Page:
VICTORIAVILLE, Quebec -- The College Centre of Technology Transfer for the Cabinet and Woodwork Industries recently completed a study on water-based wood finishes.
College researchers noted they chose to take a closer look at the pros and cons of water-based finishes because an increasing number of furniture and woodworking companies have made a transition toward more eco-friendly practices. Many others have not done so because of perceived barriers to implementation. The researchers noted there are many factors driving companies to join the water-based finish movement. They added that the two major reasons cited by companies that have adopted water-based technology are health hazards associated with high-VOC paints and regulations that limit the level of VOC emissions that can be released in the environment, thus restricting the use of some solvent-based coatings traditionally used by the industry.
Companies that have made this transition faced barriers, some of which were difficult to overcome. To better understand the implications for wood product manufacturers to transition to water-based finishes, the centre partnered with one of the biggest manufacturers of Quebec's wood industry. The company had some concerns with many aspects of water-based finishing technology. Those concerns included drying times and product performance.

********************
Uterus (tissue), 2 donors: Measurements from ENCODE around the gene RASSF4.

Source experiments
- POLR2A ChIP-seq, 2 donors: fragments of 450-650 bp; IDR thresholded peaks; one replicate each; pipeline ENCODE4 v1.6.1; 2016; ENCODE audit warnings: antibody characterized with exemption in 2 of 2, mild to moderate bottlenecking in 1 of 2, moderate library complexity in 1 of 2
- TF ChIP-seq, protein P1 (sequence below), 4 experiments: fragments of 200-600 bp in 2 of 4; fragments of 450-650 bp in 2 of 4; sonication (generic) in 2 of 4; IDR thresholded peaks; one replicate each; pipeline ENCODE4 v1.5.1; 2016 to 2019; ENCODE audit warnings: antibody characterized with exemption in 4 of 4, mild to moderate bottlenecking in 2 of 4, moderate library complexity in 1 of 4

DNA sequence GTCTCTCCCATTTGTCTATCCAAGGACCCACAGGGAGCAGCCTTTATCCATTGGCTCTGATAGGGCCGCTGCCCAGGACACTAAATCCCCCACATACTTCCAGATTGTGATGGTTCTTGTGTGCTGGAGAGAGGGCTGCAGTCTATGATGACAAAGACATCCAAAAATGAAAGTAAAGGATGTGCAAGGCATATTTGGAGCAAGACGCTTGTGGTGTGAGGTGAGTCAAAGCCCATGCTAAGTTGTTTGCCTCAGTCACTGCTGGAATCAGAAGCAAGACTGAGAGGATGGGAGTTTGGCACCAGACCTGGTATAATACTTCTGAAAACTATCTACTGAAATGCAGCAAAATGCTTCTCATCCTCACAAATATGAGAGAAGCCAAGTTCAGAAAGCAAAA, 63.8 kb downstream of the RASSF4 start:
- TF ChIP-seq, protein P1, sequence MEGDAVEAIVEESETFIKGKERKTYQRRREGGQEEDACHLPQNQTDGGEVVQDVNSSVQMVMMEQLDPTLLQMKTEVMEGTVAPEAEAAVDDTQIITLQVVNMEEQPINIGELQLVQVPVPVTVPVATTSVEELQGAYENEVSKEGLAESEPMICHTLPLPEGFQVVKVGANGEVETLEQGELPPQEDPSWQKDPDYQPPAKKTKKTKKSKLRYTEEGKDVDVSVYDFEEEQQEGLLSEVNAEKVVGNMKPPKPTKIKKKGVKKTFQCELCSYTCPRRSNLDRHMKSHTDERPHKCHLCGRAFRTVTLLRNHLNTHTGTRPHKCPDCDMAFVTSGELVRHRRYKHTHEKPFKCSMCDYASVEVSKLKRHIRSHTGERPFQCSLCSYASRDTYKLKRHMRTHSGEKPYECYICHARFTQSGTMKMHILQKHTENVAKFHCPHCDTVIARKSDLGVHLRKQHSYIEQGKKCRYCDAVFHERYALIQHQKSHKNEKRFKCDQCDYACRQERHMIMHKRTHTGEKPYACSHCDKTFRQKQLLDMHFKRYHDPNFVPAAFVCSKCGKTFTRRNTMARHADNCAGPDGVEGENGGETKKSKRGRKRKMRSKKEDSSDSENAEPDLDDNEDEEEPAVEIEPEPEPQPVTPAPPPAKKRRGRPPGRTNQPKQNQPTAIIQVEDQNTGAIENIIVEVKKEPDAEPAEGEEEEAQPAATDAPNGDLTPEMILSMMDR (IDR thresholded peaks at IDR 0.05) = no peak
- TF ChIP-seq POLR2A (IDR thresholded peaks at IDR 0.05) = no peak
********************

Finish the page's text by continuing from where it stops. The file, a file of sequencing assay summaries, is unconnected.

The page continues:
College researchers said many of the fears associated with waterborne coatings were dispelled using standardized tests to help characterize the overall performance of waerborne coatings. Among the results, they compared water-based paints with conventional solvent-based paints using standard characterizations including:
- Rubbing/scrub resistance
- Cross hatch test
- Pencil hardness
- Color, gloss and haze measurement
- Drying time
- Stacking test
- Chemical resistance
The results showed that not only have water-based coatings moved closer to solvent-based paints in terms of performance, but in some cases are even better.
All testing was conducted during summer with relative humidity over hovering at 25 °C. "From our tests, all 12 differents systems we tried have got better drying time from a 5- to 20-minutes differences. These results are only true when using drying technologies suitable for waterborne paints like IR radiation.
"The test results have proven that most fears come from older water-based technologies," according to the researchers. "Newer ones have overcome issues limiting their implementation."
The graph below shows the average drying time of solvent-based and water-based paints in red and green respectively.
For more information regarding the results or for the complete report, email Marc-André Bérubé, Chemist, M.Sc., [email protected].
Have something to say? Share your thoughts with us in the comments below.